A new study found there is no evidence to support the claim that increased use of the internet is harmful to mental health. At most, the link is “small,” researchers said this week.
The study was conducted by researchers at the University of Oxford’s Internet Institute. It analyzed the mental well-being of two million people aged 15 to 89 in 168 countries, based on data from prior research done between 2005 and 2022.
No ‘smoking gun’
Researchers also looked at a second study that analyzed rates of anxiety, depression, and self-harm from 2000 to 2019 in 200 countries.. They examined the two sets of data by location and demographic in relation to local internet usage and mobile broadband statistics.
Andrew Przybylski, a professor at the Oxford Internet Institute and co-author of the paper, said the team found no evidence “that the internet and technologies enabled by it, such as smartphones with internet access, are actively promoting or harming either well-being or mental health globally.”
“We looked very hard for a ‘smoking gun’ linking technology and well-being, and we didn’t find it,’ he said in a statement on Nov. 28.
Co-author Matti Vuorre, a research associate at Oxford and assistant professor at Tilburg University, added: “Although we couldn’t address causal effects of internet use, our descriptive results indicated small and inconsistent associations [with mental health issues].’
Titled ‘Global Well-Being and Mental Health in the Internet Age’, the study’s findings challenge the common perception that internet use is a major contributor to mental health problems such as anxiety and depression, particularly among younger people.
While the researchers found an increase in reported negative and positive mental health experiences, they concluded there was “little to no evidence suggesting (mobile) internet use was associated with these changes.”
Przybylski and Vuorre filtered their results by age and gender and still could not find any specific demographic patterns among internet users, including women and young girls. In fact, “for the average country, life satisfaction had increased more for females over the period,” the team said.
“We meticulously tested whether there is anything special in terms of age or gender, but there is no evidence to support popular ideas that certain groups are more at risk,” Przybylski added.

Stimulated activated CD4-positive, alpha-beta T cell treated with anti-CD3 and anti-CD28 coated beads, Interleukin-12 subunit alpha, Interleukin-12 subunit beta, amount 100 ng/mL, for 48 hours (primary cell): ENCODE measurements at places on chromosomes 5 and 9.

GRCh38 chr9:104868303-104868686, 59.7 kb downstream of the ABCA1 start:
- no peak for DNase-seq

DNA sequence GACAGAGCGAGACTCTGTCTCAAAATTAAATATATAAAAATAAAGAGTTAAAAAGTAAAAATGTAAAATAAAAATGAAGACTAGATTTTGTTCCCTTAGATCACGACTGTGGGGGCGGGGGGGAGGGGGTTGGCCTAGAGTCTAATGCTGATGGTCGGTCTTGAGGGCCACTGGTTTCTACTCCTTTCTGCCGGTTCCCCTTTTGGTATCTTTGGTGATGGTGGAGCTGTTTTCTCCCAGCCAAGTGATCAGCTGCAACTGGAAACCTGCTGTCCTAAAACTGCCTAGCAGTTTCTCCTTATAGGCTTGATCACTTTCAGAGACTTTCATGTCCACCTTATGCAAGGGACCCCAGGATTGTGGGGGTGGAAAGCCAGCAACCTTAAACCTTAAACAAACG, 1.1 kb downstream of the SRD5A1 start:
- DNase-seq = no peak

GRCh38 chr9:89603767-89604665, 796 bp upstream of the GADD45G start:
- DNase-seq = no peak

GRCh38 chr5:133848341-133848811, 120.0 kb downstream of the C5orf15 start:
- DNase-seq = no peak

Young people using internet on mobile. Image credits: University of Oxford
Loopholes in Oxford study
The number of people using the internet has more than tripled over the past 20 years, rising from an estimated 17% of the global population to 59% by 2020, according to the International Telecommunication Union.
The rapid spread of the internet was followed by worries that its broad adoption—and technologies enabled by it, such as online games, smartphones, and social media—are actively harming its users, especially adolescents, studies show.
In response, users and an increasing number of governments throughout the world have acted to limit access to online technologies.
Psychologist Nadja Bester said while the Oxford study contributes “valuable insights to the ongoing internet good and bad debate,” it also faces “limitations inherent to the studies it reviews, such as selection bias.”
“Notably, the study overlooks key factors like society’s loneliness epidemic and internet addiction,” Bester told MetaNews.
“It excludes the rich diversity of moderating variables at play, including demographics like…culture and ethnicity, socio-economic status, occupation, and usage types (are we talking work, social media, porn, gaming, gambling, etc.).”
Bester said “society is navigating uncharted waters,” but also appeared to back the Oxford findings, saying: “The internet doesn’t ‘create’ mental health issues but instead highlights or exacerbates existing psychological challenges, whether those live in conscious awareness or lurk in the dark labyrinths of our subconscious minds.”
Big Tech withholding key data
Przybylski and Vuorre, the Oxford researchers, admitted their study was handicapped by Big Tech companies that refused to provide more data. The team reportedly reached out to “all the major social media platforms and game platforms,” but only Meta offered some information. Others prefer to keep the data they collect “behind closed doors.”
“It is crucial to study, in more detail and with more transparency from all stakeholders, data on individual adoption of and engagement with Internet-based technologies,” the researchers wrote. “These data exist and are continuously analyzed by global technology firms for marketing and product improvement, but unfortunately, they are not accessible for independent research.”
According to Przybylski, data from online platforms could help researchers get an idea of what people are actually doing on the internet. This is important because “most of what people think they know about the influence of the online world is based on unvalidated self-report measures,” The Register reported.
Nadja Bester, also co-founder of the engage-to-earn investing platform AdLunam, raised concerns about technology firms stalling conclusive research on the effects of the internet.
“Our online experiences largely involve subjecting our brains to the proprietary playbooks of a handful of tech giants, adding to existing concerns about data ownership and privacy,” Bester tells MetaNews.
“Tech companies possess more insight into our online lives than we do, contributing to a black box phenomenon where humans-as-datasets cannot study ourselves without transparent access to our online lives as (biddable) data points, ever-ripe for commodification.”
The Oxford research was published in the journal Clinical Psychological Science recently.